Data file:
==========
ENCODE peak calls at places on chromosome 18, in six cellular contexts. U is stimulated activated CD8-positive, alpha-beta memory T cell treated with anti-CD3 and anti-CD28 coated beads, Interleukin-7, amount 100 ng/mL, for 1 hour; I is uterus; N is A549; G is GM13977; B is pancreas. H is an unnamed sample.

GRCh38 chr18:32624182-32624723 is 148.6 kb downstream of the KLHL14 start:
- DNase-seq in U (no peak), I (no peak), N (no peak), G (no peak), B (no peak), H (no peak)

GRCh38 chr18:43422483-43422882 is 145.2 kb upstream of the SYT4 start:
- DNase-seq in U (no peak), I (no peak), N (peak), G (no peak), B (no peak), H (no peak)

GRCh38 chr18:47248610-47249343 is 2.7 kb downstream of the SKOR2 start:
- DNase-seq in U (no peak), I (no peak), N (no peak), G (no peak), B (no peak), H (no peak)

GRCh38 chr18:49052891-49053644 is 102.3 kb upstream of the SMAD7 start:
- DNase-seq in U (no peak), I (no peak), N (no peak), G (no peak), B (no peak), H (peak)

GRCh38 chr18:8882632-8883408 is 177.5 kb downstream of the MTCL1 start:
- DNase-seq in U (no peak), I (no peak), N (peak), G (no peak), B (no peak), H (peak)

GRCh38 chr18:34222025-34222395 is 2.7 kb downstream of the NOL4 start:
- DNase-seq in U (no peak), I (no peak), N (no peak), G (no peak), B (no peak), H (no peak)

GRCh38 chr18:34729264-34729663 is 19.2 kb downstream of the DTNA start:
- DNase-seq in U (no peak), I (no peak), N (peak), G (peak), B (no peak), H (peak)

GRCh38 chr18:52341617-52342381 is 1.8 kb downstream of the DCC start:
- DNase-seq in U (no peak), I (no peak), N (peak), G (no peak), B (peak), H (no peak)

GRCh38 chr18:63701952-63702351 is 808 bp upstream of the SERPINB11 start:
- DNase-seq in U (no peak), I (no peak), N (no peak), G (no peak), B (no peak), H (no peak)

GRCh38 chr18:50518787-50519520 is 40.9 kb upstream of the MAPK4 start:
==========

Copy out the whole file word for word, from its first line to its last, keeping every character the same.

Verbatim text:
ENCODE peak calls at places on chromosome 18, in six cellular contexts. U is stimulated activated CD8-positive, alpha-beta memory T cell treated with anti-CD3 and anti-CD28 coated beads, Interleukin-7, amount 100 ng/mL, for 1 hour; I is uterus; N is A549; G is GM13977; B is pancreas. H is an unnamed sample.

GRCh38 chr18:32624182-32624723 is 148.6 kb downstream of the KLHL14 start:
- DNase-seq in U (no peak), I (no peak), N (no peak), G (no peak), B (no peak), H (no peak)

GRCh38 chr18:43422483-43422882 is 145.2 kb upstream of the SYT4 start:
- DNase-seq in U (no peak), I (no peak), N (peak), G (no peak), B (no peak), H (no peak)

GRCh38 chr18:47248610-47249343 is 2.7 kb downstream of the SKOR2 start:
- DNase-seq in U (no peak), I (no peak), N (no peak), G (no peak), B (no peak), H (no peak)

GRCh38 chr18:49052891-49053644 is 102.3 kb upstream of the SMAD7 start:
- DNase-seq in U (no peak), I (no peak), N (no peak), G (no peak), B (no peak), H (peak)

GRCh38 chr18:8882632-8883408 is 177.5 kb downstream of the MTCL1 start:
- DNase-seq in U (no peak), I (no peak), N (peak), G (no peak), B (no peak), H (peak)

GRCh38 chr18:34222025-34222395 is 2.7 kb downstream of the NOL4 start:
- DNase-seq in U (no peak), I (no peak), N (no peak), G (no peak), B (no peak), H (no peak)

GRCh38 chr18:34729264-34729663 is 19.2 kb downstream of the DTNA start:
- DNase-seq in U (no peak), I (no peak), N (peak), G (peak), B (no peak), H (peak)

GRCh38 chr18:52341617-52342381 is 1.8 kb downstream of the DCC start:
- DNase-seq in U (no peak), I (no peak), N (peak), G (no peak), B (peak), H (no peak)

GRCh38 chr18:63701952-63702351 is 808 bp upstream of the SERPINB11 start:
- DNase-seq in U (no peak), I (no peak), N (no peak), G (no peak), B (no peak), H (no peak)

GRCh38 chr18:50518787-50519520 is 40.9 kb upstream of the MAPK4 start: